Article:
The Story of Lucretia (Botticelli)

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The Tragedy (Death, Suicide) of Lucretia
The Botticelli Lucretia
Various scenes relating to the rape of Lucretia
central scene
Artist Sandro Botticelli
Year 1496–1504
Type Tempera and oil on wood
Dimensions 83.8 cm × 176.8 cm (33.0 in × 69.6 in)
Location Isabella Stewart Gardner Museum, Boston

The Tragedy of Lucretia is a tempera and oil painting on a wood cassone or spalliera panel by the Italian Renaissance master Sandro Botticelli, painted between 1496 and 1504. Known less formally as the Botticelli Lucretia, it is housed in the Isabella Stewart Gardner Museum of Boston, having been owned by Isabella Stewart Gardner in her lifetime.

Right-hand scene. While her husband is away, the virtuous Lucretia is raped by Sextus Tarquinius, the king's son. After summoning her husband and others she reveals all and stabs herself. Here she has just done so and is dead.

The picture[edit]

The picture is a syncretion of scenes from different legendary themes in different time periods that Botticelli considered related. The topic is revolt against tyranny, a popular one in the volatile Italian republics. The main scene is given center foreground. It is the beginning of the revolution that created the Roman republic. The legend is that Lucretia, a noblewoman, was taken advantage of by the son of the last king of Rome, Sextus Tarquinius (see under Lucretia). As a result, Lucius Junius Brutus took an oath to expel the Tarquinii from Rome and never to allow anyone else to reign. In the centre of the picture Lucretia's corpse is on public display as a heroine. Brutus stands over her exhorting the populace to revolt and recruiting a revolutionary army of young men. There is much sword-waving. The dagger with which Lucretia killed herself is in evidence protruding from her breast. The statue at the top of the column behind Brutus in the foreground is David and Goliath's head,[1] which is not very suitable for vengeance, but does fit the political situation. David and Goliath were a symbol of revolt against tyranny in the Republic of Florence. Lucretia had called for vengeance, but Brutus had called for the ouster of monarchy, and the purpose of the assembly was to implement it.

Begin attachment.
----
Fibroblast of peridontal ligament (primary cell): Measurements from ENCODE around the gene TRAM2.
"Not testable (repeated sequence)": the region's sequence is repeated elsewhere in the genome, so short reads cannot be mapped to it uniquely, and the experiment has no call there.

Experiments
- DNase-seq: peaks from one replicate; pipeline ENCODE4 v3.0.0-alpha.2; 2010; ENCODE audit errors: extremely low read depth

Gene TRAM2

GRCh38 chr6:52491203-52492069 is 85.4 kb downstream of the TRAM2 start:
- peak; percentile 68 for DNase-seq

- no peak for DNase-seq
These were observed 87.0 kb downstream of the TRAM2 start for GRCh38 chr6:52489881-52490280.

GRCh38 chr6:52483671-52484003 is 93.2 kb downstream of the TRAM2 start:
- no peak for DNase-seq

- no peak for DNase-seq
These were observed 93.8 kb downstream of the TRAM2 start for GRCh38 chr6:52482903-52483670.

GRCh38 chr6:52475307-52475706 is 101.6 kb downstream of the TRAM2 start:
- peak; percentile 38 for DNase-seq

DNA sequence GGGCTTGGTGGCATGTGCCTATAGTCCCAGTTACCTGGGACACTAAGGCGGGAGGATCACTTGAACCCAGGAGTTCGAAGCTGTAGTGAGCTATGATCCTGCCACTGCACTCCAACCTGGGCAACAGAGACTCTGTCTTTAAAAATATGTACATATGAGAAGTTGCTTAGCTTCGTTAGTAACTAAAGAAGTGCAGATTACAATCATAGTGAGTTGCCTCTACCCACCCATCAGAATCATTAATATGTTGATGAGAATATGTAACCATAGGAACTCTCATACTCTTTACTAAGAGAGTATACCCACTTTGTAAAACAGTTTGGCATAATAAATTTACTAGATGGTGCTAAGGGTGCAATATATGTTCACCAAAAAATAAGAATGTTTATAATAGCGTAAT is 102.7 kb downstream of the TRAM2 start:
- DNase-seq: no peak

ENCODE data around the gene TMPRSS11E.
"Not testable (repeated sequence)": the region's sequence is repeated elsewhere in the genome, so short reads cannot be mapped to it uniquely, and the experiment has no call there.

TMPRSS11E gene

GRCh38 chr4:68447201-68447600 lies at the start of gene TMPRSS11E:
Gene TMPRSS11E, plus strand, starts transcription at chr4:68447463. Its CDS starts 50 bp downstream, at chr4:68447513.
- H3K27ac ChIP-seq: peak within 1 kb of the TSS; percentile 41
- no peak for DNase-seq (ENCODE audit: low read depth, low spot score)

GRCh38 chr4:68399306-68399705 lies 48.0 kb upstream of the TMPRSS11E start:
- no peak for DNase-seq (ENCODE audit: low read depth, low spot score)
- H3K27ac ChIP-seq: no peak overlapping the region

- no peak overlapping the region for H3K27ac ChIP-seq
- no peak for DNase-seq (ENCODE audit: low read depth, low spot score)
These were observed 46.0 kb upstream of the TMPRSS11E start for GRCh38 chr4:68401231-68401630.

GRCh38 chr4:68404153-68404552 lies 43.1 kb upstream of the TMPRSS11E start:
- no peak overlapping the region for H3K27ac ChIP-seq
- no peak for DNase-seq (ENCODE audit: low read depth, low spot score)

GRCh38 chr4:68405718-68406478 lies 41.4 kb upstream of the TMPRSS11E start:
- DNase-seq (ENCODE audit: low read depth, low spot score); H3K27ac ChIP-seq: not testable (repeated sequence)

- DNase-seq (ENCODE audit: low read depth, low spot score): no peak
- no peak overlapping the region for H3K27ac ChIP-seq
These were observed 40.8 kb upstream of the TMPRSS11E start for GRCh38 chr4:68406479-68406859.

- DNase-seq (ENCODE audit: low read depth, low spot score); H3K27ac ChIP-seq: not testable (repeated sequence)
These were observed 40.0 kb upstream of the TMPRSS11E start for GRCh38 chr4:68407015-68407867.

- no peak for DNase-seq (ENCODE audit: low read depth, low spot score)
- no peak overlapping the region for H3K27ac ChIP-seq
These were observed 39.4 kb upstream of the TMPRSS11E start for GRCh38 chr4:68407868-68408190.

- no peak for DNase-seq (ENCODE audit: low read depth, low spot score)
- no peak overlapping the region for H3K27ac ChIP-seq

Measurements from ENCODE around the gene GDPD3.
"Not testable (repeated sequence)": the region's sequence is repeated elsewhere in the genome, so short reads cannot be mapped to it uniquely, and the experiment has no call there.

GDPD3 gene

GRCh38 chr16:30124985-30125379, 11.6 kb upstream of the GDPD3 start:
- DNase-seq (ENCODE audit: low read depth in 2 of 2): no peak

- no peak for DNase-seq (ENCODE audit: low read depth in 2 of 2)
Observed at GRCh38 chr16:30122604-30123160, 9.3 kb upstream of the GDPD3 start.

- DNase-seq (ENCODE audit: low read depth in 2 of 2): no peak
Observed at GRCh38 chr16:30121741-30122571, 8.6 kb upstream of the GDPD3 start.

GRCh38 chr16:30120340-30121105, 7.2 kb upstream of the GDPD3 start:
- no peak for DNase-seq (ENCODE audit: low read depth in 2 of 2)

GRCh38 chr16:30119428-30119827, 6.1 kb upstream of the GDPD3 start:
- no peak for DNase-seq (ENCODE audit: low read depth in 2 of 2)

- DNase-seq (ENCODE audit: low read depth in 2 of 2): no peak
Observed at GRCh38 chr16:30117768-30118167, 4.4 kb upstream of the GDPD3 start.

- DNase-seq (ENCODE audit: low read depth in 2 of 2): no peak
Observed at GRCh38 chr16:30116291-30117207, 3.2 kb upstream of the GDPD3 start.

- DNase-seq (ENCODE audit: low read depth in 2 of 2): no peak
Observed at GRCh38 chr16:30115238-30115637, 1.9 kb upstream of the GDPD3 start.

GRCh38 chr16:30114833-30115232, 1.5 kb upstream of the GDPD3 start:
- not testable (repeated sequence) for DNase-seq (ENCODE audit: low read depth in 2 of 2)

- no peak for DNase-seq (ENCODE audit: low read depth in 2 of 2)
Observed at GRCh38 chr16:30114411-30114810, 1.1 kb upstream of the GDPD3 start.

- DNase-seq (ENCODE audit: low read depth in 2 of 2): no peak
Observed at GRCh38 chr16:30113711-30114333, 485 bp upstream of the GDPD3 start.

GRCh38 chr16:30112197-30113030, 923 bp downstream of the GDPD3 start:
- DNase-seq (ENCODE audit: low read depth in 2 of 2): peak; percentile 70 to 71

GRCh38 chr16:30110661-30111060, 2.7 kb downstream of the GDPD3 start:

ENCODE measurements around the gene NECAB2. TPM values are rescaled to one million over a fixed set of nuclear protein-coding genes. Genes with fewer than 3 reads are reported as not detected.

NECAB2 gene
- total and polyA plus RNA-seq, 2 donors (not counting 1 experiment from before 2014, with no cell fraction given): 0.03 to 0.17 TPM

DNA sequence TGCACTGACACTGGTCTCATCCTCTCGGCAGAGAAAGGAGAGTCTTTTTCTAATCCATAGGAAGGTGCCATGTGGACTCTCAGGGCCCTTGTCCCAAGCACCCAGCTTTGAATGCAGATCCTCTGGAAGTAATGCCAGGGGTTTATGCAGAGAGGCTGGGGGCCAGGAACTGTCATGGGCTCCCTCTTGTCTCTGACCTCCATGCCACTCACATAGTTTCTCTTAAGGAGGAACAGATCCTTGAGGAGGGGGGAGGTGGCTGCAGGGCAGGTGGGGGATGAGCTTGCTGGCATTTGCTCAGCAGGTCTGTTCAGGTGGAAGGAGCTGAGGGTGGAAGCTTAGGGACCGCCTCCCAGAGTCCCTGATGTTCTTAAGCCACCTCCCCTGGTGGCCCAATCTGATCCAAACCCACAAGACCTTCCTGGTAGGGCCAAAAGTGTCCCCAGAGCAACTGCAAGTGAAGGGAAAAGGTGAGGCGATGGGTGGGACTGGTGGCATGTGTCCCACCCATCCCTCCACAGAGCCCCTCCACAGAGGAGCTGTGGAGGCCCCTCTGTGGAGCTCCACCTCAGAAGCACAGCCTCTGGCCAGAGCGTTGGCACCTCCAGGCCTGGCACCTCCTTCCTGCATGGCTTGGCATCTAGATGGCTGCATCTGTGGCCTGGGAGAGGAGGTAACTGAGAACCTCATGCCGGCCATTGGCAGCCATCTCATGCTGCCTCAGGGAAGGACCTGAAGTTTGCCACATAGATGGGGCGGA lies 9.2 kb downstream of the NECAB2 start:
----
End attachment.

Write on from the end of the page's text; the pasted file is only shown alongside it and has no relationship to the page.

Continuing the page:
The legendary funeral oration takes place in the Forum Romanum, but Botticelli makes no effort to represent that well-known place. The setting is a small town, which can be seen trailing into the countryside in the background; some speculate it may have been Collatia, but that place was hardly the scene of a national revolution. None of the buildings are classical Roman and even the triumphal arch in the background commemorating the triumph of the republic is unlike any other. More likely Goldfarb is right in taking it for a dramatic stage scene in which the players gesticulate theatrically, and also about Botticelli's intent to convey "a clear political message."[2] One does not. however, hire one of the greatest artists of the time to adorn the inside of a wedding chest or the back of a chair, even in a mansion, with clear political messages; presumably, the panel was meant for public display of some sort. Botticelli ten years later was to die in obscure and unappreciated poverty; nevertheless, he was recognized even then as a great master.

The scene on the right porch is the death of Lucretia. The frieze over the porch depicts Horatius Cocles, a warrior who defended Rome against the intervention of Lars Porsenna and the ousted last king of Rome, Lucius Tarquinius Superbus. The scene on the left porch is the threatening of Lucretia by Sextus to extort her compliance. He rips away her cloak, offering to plunge his sword into her. The frieze over it depicts Judith and Holofernes, a tyrant decapitated by her after offers of seduction in the Old Testament.

The use of architecture in this picture is parallel to that of Filippino Lippi, a pupil of Sandro's, the son of Sandro's teacher.

The Tragedy, Death or Suicide of Lucretia

References[edit]

  1. ^ Berbera, Maria (2002). "Some Renaissance Representations of Marcus Curtius". In Enenkel, K. A. E.; de Jong, Jan L.; Landtsheer, Jeanine et al. Recreating Ancient History: Episodes from the Greek and Roman Past in the Arts and Literature of the Early Modern Period. Brill. p. 159. ISBN 0-391-04129-0. 
  2. ^ Goldfarb, Hilliard T. (1995). The Isabella Stewart Gardner Museum. Boston, New Haven: Isabella Stewart Gardner Museum, Yale University Press. pp. 68–70. ISBN 0-300-06341-5. 

External links[edit]